(Poster from the Lexington-Rockbridge Women’s Rights Rally, March, 2017)
For this week’s post, I am sharing a version of the letter to the editor that I have just written for our local newspaper, The News-Gazette (Lexington, VA), along with some additional comments about Ben Cline’s town hall meeting, held last month in Buena Vista, VA. For those of you who are reading from outside the Virginia 24th or the Federal 6th District, you might want to re-read this Gender Shrapnel Blog post from last March. Please note, too, that Ben Cline has declared his intention to run for Congressman Bob Goodlatte’s U.S. House of Representatives seat, which conservative, deaf-to-his-constituents-Goodlatte has held since…wait for it…1992.
Editor, The News-Gazette:
There was already cause for concern that Ben Cline has been elected to the Virginia House of Delegates for an eighth term, but Lexington and Rockbridge County voters should be even more alarmed now that Cline plans to make a bid for the United States House of Representatives. That’s right, the person who claims on his website to be “cleaning up the political cronyism that grips our system” hopes to be anointed Goodlatte’s successor in November. Let’s not allow that to happen.
In 2009, the American Civil Liberties Union (ACLU) won an historic decision in the case of an Arkansas woman who was shackled to her hospital bed while in labor in 2003. The woman was a non-violent offender but was shackled throughout her labor. When the ACLU won this case, one of the organization’s representatives rightly stated, “Today’s decision reaffirms that pregnant women in prison do not lose their right to safe and humane treatment.” The decision reaffirms that women are human beings and, as such, have the right to safe treatment. At that point, groups from various points along the political spectrum, along with over a dozen non-partisan health organizations, celebrated this decision.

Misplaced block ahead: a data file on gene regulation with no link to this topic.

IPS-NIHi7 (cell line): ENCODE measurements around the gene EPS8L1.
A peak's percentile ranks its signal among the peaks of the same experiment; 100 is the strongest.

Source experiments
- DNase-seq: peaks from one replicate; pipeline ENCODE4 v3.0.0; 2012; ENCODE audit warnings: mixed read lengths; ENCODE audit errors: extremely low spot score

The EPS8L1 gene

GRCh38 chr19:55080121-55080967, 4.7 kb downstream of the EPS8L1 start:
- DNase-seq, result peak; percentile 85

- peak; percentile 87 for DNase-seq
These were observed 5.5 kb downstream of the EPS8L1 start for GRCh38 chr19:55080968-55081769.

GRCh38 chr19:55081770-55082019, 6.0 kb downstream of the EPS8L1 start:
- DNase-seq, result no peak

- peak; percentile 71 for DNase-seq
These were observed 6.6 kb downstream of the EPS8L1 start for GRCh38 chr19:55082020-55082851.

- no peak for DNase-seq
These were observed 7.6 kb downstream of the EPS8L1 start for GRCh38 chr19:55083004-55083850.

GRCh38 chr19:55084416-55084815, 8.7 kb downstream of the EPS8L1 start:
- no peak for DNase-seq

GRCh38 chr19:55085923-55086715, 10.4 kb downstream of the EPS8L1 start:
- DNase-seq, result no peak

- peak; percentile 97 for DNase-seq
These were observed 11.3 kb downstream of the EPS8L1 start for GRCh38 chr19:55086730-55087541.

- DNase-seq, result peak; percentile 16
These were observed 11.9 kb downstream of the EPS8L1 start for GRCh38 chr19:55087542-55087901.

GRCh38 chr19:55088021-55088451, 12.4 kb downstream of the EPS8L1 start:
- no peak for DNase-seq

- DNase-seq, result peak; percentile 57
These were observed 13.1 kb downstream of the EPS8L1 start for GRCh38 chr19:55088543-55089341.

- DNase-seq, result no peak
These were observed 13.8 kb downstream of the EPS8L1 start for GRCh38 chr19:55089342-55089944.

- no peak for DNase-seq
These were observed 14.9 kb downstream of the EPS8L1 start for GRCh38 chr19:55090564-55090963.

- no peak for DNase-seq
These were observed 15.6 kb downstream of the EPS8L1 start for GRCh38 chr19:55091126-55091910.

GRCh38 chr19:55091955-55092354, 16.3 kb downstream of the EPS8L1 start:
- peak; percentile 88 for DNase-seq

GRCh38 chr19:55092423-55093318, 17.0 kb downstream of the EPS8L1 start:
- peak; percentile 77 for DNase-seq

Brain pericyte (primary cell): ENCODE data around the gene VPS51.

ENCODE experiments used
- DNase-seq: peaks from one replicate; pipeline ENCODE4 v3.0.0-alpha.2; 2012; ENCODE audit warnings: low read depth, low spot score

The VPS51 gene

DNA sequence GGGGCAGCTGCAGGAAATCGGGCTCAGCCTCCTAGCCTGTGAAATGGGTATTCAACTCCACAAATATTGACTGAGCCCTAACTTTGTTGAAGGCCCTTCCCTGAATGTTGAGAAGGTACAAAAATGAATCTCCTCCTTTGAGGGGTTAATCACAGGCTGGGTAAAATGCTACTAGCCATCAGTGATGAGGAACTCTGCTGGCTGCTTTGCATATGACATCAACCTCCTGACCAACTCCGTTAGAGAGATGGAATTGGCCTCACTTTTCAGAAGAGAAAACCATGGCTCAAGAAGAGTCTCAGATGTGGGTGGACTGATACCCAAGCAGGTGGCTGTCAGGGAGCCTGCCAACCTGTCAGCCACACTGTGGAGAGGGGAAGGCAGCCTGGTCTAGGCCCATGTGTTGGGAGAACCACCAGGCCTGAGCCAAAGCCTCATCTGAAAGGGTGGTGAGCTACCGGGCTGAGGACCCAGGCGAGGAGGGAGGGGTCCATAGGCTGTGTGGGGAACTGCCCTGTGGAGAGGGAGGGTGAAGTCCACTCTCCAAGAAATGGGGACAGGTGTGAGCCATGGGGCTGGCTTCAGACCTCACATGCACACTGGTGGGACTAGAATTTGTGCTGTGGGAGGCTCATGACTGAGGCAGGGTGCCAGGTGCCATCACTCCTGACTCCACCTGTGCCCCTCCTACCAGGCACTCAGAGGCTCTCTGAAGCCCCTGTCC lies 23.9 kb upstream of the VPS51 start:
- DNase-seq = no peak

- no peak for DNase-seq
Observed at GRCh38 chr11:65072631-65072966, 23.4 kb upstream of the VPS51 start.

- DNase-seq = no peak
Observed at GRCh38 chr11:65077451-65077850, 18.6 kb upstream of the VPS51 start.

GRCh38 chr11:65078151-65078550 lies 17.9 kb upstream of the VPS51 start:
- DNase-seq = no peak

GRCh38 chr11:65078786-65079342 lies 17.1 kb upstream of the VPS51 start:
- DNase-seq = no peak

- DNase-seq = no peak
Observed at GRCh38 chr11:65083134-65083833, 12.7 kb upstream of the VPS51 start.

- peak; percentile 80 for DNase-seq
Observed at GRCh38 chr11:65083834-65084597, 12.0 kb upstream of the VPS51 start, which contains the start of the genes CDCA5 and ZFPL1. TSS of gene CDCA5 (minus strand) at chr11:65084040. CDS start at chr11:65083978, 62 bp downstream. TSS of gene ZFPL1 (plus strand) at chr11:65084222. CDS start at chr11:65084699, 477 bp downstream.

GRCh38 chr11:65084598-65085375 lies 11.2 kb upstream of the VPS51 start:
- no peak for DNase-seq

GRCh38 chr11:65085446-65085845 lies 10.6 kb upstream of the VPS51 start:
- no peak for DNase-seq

In 2012, Ben Cline, of the Virginia House of Delegates, supported the shackling of pregnant inmates, despite evidence that such barbaric practices caused injury to the babies born in these conditions. In her Letter to the Editor of The News-Gazette (12-13-2017), Ann Huebner rightly links Cline’s shackling stance to his support of medically unnecessary trans-vaginal ultrasounds, his sponsorship of a personhood bill that “would have the potential to outlaw in-vitro fertilization and certain types of birth control, as well as force rape and incest victims (even young teenagers) to bear children.” Huebner also correctly recalled Cline’s inhumane “Day of Tears” resolution of 2017.
The scant information offered on Ben Cline’s website tells us that, “Ben Cline’s values were shaped growing up right here in the Shenandoah Valley” (italics his), and that Ben never fails “to champion common sense, conservative legislation that challenge[d] the liberal orthodoxy of several sitting Democratic Governors.” As voters in this area, we cannot possibly link Cline’s support of torturous shackling to “common sense, conservative legislation.” Shackling pregnant women and women in labor should go against anyone’s values, especially those who impose their “family values” on their constituents.
(*Visit this link to Ann Huebner’s guest blog post (2012) about Ben Cline’s support of shackling pregnant women and his double-speak about that support.)